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  1. brianw

    brianw Member

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    via War44
    The name of ODESSA can mean many things depending upon your view of the war.

    Currently the city of Odessa is the third largest in Ukraine, and in safer times a holiday resort and warm water port on the Black Sea. There were reports of a massacre in Odessa, Ukraine on 12 May 2014.

    * * *​

    In the dark days of World War Two the city of Odessa was designated as part of Transnistria and administered by Romanians and some Nazis. In those dark days the Jews of Odessa were subject to a hideous massacre in the last days of autumn 1941 and into the winter of 1942. Actual numbers of dead vary widely from between 25,000 and 35,000 shot or burned to over 100,000 Ukrainian Jews murdered or deported.

    During the Siege of Odessa, and the Axis occupation, approximately 25,000 Odessans were murdered in the outskirts of the city and over 35,000 deported; this came to be known as the Odessa Massacre. Most of the atrocities were committed during the first six months of the occupation which officially began on 17 October 1941, when 80% of the 210,000 Jews in the region were killed.
    After the Nazi forces began to lose ground on the Eastern Front, the Romanian administration changed its policy, refusing to deport the remaining Jewish population to extermination camps in German occupied Poland, and allowing Jews to work as hired labourers. As a result, despite the tragic events of 1941, the survival of the Jewish population in this area was higher than in other areas of occupied eastern Europe.

    The city suffered severe damage and sustained many casualties over the course of the war. Many parts of Odessa were damaged during both the siege and its recapture on 10 April 1944, when the city was finally liberated by the Red Army. It was one of the first four Soviet cities to be awarded the title of "Hero City" in 1945, though some of the Odessans had a more favourable view of the Romanian occupation, in contrast with the Soviet official view that the period was exclusively a time of hardship, deprivation, oppression and suffering – claims embodied in public monuments and disseminated through the media to this day. Subsequent Soviet policies imprisoned and executed numerous Odessans (and deported most of the German and Tatar population) on account of collaboration with the occupiers.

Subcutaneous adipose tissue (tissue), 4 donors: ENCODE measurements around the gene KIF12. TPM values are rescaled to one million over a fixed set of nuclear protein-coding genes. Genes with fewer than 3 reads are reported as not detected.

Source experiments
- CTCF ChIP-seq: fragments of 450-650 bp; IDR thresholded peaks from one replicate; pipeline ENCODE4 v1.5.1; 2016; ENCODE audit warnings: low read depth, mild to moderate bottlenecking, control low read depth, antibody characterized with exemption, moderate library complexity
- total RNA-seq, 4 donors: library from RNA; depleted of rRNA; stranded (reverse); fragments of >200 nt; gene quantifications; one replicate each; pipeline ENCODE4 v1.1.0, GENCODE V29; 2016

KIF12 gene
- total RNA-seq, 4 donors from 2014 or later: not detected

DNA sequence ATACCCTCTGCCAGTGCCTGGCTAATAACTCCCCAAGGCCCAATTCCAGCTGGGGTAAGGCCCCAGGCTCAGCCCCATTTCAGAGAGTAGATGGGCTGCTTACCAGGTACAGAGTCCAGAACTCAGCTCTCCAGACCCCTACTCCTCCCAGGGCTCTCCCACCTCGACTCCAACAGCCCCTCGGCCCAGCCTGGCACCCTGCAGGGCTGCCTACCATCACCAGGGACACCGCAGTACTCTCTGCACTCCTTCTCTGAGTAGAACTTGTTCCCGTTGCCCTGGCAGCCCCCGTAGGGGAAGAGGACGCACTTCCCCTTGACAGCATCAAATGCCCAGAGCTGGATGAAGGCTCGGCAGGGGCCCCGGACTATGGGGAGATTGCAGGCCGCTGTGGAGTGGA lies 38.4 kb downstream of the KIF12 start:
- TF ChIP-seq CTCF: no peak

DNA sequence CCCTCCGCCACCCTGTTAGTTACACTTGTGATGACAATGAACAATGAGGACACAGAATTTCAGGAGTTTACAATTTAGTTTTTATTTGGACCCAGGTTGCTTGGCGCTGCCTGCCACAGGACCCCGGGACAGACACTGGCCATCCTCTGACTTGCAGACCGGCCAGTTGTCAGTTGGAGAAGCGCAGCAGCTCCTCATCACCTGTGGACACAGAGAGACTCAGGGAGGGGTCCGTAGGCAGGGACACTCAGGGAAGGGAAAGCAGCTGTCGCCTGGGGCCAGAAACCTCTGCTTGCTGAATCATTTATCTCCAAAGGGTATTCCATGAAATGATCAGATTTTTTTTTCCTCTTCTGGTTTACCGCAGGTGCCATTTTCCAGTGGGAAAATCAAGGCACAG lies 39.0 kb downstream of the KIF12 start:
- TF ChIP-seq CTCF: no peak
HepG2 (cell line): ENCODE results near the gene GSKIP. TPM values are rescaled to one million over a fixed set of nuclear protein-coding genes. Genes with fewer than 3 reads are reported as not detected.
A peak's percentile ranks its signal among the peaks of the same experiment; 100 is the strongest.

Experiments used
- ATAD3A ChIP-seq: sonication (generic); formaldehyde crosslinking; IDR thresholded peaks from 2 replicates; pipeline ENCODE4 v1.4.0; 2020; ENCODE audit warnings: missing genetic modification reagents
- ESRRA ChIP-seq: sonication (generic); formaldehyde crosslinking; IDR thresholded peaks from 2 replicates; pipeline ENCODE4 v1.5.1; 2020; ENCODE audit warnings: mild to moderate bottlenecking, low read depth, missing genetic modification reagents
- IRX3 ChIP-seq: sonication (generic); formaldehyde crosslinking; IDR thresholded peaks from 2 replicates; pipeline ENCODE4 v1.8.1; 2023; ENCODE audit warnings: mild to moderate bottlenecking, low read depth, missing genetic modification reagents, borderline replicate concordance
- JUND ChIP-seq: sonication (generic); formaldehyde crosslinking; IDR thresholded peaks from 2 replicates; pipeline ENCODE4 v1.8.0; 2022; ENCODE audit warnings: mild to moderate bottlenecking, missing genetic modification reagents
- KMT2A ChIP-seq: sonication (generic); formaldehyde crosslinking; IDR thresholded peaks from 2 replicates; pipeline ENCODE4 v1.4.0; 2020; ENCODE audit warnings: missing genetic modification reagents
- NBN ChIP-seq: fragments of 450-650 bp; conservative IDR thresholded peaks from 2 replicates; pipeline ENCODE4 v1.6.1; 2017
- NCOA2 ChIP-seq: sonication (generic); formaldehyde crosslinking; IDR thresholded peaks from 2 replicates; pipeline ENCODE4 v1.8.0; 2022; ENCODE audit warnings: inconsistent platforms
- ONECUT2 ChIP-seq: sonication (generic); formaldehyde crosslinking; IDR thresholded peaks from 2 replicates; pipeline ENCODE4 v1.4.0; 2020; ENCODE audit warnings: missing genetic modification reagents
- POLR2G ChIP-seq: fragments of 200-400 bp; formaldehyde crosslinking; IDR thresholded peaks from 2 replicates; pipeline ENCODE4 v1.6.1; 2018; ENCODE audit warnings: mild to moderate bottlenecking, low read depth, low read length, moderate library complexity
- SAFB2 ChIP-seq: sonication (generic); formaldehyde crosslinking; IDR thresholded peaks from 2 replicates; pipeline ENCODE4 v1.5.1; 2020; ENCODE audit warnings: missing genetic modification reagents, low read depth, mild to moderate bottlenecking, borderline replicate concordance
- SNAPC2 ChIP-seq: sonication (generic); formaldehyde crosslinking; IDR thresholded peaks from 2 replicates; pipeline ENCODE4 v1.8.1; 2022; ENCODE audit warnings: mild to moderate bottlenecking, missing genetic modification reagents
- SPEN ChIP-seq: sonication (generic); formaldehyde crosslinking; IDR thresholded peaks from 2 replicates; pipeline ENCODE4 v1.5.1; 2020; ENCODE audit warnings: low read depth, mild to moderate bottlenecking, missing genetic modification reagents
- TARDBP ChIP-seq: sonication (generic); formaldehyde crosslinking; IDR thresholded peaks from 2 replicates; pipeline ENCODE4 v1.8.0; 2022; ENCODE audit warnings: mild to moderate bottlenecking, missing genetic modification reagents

* * *​

    ODESSA was also the name given to a secret SS organisation (Organization Der Ehemaligen SS-Angehörigen) set up towards the end of the war to provide prominent Nazis and SS personnel with new identities and/or transport to a safe place somewhere in the world, usually South America and escape justice in Europe. The organisation first came to the notice of the Israeli Nazi-hunter Simon Wiesenthal during interrogations at the Nuremberg Tribunals.

    One of the more famous cases supposedly handled by the ODESSA was the relocation of Adolf Eichmann to Argentina. He was later found by Israel’s Mossad agents and returned to Israel where he stood trial and was convicted for war crimes and crimes against humanity. He was hanged in May 1962.

    There were rumours that the notorious Dr. Josef Mengele (the Auschwitz “Angel of Death”) was also spirited away to South America by this organisation, however those rumours were never proved, although Mengele’s body was identified by DNA comparison in 1985 after the exhumation of a body which was recovered following a swimming accident off the Brazilian coast in 1979.


    Further reading:

    Organization of Former SS Members (ODESSA) | Jewish Virtual Library

    Odessa - Wikipedia, the free encyclopedia

    1941 Odessa massacre - Wikipedia, the free encyclopedia

    Josef Mengele - Wikipedia, the free encyclopedia
     
  2. Kai-Petri

    Kai-Petri Kenraali

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